H&R Block Product Refund Update

Still waiting…..

I requested a refund from H&R Block for the cost of their software program on 3/30/15, because of the program’s inability to handle the self-employed health care deduction for taxpayers who are buying off the exchange.   I had purchased and downloaded the software directly from H&R Block on 12/30/14.

I was initially told that my request needed to be handled by their “escalations” or 3rd tier refund department, and my request would be handled within 48-72 business hours. However, no refund — I called today to inquire and was told that that my request was still in the queue and the escalations/3rd tier refund had not yet responded; that no time frame could be promised; and that once the refund request was processed, it could take 4-6 weeks for the refund to be provided.  I also had to wait on hold for about 2 hours for my call to be answered.

Fortunately, my credit card company is much, much nicer.  I contacted them to register a dispute over the credit card charge. No hold time at all.  They promised gave me an immediate “temporary” credit to my account. They will give gave the merchant (H&R Block) three calendar days to respond to the dispute, and then issue issued a chargeback. They immediately credited my account with the full amount pending resolution of the dispute, and charged the amount back to H&R Block 5 days later.

So at this point, it looks like I’ve got my money back, whether or not H&R Block agrees.

I’ve also e-filed all my taxes with TurboTax.

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Update, May 2015:  H&R Block did also send me a paper refund check for the cost of the software, which arrived in late April. As I had already received the value of the refund when my credit card issued the charge back, I did not deposit the H&R Block check.   But basically, they did what they said they were going to do, but it took longer than I was willing to wait.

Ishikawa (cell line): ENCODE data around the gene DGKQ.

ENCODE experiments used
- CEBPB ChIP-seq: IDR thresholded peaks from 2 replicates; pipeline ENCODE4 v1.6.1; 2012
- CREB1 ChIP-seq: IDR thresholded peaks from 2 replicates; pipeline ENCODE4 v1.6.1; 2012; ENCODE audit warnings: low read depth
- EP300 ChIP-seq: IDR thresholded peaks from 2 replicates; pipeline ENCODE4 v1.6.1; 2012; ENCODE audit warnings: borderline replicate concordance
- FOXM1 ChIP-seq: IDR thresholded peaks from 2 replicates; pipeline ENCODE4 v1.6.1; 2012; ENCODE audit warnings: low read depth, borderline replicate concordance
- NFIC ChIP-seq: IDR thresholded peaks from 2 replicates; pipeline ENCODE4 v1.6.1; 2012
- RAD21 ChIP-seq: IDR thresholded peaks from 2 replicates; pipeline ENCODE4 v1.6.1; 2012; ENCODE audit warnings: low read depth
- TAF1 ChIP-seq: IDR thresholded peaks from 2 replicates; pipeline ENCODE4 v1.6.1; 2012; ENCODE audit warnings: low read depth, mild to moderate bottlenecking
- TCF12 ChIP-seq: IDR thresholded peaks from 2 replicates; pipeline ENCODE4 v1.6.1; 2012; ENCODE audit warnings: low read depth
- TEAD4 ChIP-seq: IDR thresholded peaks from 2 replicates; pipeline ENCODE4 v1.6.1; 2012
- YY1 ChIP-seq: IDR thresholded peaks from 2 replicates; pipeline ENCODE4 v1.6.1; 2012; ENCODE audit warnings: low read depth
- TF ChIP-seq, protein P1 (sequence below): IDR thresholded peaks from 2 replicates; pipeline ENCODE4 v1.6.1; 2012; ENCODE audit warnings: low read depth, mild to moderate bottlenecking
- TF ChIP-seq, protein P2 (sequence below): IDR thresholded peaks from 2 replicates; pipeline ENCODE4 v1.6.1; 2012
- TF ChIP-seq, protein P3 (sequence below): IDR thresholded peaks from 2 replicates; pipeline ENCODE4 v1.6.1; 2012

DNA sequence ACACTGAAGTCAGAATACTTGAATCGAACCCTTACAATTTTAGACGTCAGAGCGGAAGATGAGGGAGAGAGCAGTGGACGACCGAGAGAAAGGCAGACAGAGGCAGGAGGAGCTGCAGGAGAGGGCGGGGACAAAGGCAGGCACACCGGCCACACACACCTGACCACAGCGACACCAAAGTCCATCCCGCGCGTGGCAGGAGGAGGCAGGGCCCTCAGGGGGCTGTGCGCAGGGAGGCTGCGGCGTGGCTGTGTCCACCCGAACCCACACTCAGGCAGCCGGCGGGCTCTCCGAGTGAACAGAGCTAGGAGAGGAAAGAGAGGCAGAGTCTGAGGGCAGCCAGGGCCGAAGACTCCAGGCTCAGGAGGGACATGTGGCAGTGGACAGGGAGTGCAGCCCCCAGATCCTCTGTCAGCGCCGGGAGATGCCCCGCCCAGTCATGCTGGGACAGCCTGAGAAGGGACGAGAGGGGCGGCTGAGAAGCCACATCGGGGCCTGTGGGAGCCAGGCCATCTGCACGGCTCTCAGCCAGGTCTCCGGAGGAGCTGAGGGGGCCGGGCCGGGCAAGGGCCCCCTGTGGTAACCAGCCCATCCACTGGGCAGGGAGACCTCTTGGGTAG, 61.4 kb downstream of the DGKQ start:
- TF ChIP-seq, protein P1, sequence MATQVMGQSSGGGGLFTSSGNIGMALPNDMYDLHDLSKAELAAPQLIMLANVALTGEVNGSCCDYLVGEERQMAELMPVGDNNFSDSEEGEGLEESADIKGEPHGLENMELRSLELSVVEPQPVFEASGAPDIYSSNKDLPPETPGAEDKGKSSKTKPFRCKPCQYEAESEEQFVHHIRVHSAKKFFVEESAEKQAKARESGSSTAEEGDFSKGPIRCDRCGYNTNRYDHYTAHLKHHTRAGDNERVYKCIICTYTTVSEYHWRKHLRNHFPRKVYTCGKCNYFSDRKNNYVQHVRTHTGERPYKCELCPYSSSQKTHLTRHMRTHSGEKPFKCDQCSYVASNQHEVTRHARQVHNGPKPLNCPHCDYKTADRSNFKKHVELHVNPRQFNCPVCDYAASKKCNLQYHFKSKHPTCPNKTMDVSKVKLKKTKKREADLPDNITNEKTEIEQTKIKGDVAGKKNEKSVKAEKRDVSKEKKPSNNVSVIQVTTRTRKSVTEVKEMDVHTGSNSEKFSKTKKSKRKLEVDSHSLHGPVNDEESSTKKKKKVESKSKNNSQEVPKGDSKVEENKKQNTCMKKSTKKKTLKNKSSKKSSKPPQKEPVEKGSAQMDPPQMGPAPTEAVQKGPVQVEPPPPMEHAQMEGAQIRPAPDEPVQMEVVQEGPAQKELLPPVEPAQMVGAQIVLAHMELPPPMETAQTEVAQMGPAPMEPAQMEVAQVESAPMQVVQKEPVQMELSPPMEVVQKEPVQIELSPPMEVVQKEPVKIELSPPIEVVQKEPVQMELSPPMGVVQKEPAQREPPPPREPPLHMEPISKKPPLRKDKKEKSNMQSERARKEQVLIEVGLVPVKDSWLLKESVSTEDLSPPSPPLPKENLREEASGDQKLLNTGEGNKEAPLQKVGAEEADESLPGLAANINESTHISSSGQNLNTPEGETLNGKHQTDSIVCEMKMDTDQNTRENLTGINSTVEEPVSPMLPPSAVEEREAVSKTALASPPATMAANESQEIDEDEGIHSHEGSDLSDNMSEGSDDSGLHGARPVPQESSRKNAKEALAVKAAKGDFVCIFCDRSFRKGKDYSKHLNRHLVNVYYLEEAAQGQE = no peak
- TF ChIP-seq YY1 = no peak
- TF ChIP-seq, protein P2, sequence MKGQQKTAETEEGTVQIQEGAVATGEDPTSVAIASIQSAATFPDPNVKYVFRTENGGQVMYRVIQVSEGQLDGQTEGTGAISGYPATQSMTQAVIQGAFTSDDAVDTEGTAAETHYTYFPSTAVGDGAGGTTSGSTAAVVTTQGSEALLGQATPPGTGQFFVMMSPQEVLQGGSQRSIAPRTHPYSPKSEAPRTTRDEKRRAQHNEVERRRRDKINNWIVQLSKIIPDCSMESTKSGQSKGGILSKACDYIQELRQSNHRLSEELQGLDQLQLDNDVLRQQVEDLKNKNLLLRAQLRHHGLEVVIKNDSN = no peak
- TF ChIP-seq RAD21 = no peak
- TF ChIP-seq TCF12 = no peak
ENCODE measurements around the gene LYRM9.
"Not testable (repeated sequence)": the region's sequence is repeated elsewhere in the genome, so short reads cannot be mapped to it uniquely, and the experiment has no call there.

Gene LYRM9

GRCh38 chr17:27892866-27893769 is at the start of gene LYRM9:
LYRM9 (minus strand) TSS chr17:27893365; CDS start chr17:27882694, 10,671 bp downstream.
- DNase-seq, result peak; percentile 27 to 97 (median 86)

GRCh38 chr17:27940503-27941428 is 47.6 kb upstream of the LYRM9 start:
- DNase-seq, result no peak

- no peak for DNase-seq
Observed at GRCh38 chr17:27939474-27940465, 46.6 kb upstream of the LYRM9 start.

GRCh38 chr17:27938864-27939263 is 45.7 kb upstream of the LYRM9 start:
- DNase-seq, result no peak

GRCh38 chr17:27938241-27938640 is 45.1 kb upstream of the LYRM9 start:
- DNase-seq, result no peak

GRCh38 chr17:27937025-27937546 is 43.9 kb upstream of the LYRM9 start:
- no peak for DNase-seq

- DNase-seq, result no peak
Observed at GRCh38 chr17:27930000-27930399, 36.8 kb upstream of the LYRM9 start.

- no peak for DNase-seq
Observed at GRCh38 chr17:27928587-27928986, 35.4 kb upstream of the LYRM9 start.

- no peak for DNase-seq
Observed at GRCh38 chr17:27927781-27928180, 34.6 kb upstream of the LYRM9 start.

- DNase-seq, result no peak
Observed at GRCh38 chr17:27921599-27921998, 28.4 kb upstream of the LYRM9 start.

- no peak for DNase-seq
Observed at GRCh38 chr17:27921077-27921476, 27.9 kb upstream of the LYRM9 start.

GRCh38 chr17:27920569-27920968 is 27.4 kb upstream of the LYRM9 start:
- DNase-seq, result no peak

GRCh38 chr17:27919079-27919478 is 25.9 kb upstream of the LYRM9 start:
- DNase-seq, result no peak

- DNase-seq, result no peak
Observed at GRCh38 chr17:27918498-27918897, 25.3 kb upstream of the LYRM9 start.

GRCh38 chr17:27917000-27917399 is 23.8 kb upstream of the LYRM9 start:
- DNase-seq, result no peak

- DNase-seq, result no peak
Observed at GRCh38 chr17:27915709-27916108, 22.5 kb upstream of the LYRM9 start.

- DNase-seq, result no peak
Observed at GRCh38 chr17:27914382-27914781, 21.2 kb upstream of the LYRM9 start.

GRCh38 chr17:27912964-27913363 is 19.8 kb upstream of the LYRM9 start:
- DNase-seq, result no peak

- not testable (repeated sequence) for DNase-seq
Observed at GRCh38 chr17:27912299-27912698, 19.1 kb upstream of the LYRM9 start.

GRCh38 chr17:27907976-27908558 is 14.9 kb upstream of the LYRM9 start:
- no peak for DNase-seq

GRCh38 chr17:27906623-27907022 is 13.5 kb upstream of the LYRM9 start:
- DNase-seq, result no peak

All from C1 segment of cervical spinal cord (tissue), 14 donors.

Another Tax Update: Harry Sit’s “bakeoff”

Blogger Harry Sit has reviewed the 3 most popular tax software packages, employing a simple test to gauge accuracy of calculations of self employed health insurance deduction and premium tax credit.  His review confirms what our contributors have collectively determined:

  • TaxAct:  Works; closely replicates IRS example, with slight discrepancy due to rounding.
  • TurboTax: Works; closely replicates IRS example, with slight discrepancy due to rounding. However, taxpayers who also need to prepare a Schedule C will need to purchase the highest price, “Home & Business Edition”.
  • H&R Block: Total fail. Users are advised that the software package does not include necessary features to prepare tax returns for self employed taxpayers who have purchased insurance via an exchange.

Read the whole post at The Finance Buff

Tax Software — Fail?

I had assumed, apparently too optimistically, that the major tax prep software programs would be able to easily handle the problem of reconciling the self-employed health insurance deduction (line 29 on form 1040) with the premium tax credit calculation (form 8962).  After all, as complex as the IRS instructions may be, the actual calculation is simple math.   IRS regulations have now given clear guidance, with two methods for calculation, and this should be a fairly easy task to integrate into the program software.

Unfortunately, this does not appear to be the case.  I personally use H&R Block tax prep software and buy the “Premium” version which is advertised as best for self-employed.  But when I experimented with the program, I found it didn’t seem to be making any reconciliation at all.  Instead, the program was erroneously calculating the tax credit based on the MAGI with whatever value had been previously entered as the total self-employment premium, without making any adjustments as required by IRS.

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